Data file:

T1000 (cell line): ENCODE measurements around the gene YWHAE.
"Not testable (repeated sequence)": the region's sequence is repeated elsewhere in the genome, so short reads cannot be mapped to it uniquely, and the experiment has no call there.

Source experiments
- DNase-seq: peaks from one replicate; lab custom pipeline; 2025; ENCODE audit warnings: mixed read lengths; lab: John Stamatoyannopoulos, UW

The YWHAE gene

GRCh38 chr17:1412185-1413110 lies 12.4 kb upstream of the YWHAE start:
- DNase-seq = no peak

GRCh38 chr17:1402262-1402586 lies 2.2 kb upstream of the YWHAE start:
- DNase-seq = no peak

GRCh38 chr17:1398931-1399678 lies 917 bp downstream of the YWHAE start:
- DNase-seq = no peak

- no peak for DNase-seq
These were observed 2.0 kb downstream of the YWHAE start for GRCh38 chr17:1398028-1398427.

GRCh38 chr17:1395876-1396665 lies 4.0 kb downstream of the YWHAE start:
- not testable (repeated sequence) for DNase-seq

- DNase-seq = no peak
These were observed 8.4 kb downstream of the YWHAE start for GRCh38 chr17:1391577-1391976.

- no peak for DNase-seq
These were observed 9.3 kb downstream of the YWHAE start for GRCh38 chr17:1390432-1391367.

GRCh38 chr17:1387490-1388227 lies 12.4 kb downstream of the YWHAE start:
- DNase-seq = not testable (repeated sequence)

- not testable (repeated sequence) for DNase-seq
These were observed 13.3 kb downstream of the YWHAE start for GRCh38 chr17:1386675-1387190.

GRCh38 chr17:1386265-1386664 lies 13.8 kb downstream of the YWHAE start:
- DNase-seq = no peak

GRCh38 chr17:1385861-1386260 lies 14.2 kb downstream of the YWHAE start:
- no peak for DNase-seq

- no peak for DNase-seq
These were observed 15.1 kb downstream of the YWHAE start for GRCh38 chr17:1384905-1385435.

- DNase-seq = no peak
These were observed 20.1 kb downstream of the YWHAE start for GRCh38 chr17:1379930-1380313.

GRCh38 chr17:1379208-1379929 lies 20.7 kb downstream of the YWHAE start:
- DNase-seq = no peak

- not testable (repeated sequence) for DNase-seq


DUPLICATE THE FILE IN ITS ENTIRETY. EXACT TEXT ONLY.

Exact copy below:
T1000 (cell line): ENCODE measurements around the gene YWHAE.
"Not testable (repeated sequence)": the region's sequence is repeated elsewhere in the genome, so short reads cannot be mapped to it uniquely, and the experiment has no call there.

Source experiments
- DNase-seq: peaks from one replicate; lab custom pipeline; 2025; ENCODE audit warnings: mixed read lengths; lab: John Stamatoyannopoulos, UW

The YWHAE gene

GRCh38 chr17:1412185-1413110 lies 12.4 kb upstream of the YWHAE start:
- DNase-seq = no peak

GRCh38 chr17:1402262-1402586 lies 2.2 kb upstream of the YWHAE start:
- DNase-seq = no peak

GRCh38 chr17:1398931-1399678 lies 917 bp downstream of the YWHAE start:
- DNase-seq = no peak

- no peak for DNase-seq
These were observed 2.0 kb downstream of the YWHAE start for GRCh38 chr17:1398028-1398427.

GRCh38 chr17:1395876-1396665 lies 4.0 kb downstream of the YWHAE start:
- not testable (repeated sequence) for DNase-seq

- DNase-seq = no peak
These were observed 8.4 kb downstream of the YWHAE start for GRCh38 chr17:1391577-1391976.

- no peak for DNase-seq
These were observed 9.3 kb downstream of the YWHAE start for GRCh38 chr17:1390432-1391367.

GRCh38 chr17:1387490-1388227 lies 12.4 kb downstream of the YWHAE start:
- DNase-seq = not testable (repeated sequence)

- not testable (repeated sequence) for DNase-seq
These were observed 13.3 kb downstream of the YWHAE start for GRCh38 chr17:1386675-1387190.

GRCh38 chr17:1386265-1386664 lies 13.8 kb downstream of the YWHAE start:
- DNase-seq = no peak

GRCh38 chr17:1385861-1386260 lies 14.2 kb downstream of the YWHAE start:
- no peak for DNase-seq

- no peak for DNase-seq
These were observed 15.1 kb downstream of the YWHAE start for GRCh38 chr17:1384905-1385435.

- DNase-seq = no peak
These were observed 20.1 kb downstream of the YWHAE start for GRCh38 chr17:1379930-1380313.

GRCh38 chr17:1379208-1379929 lies 20.7 kb downstream of the YWHAE start:
- DNase-seq = no peak

- not testable (repeated sequence) for DNase-seq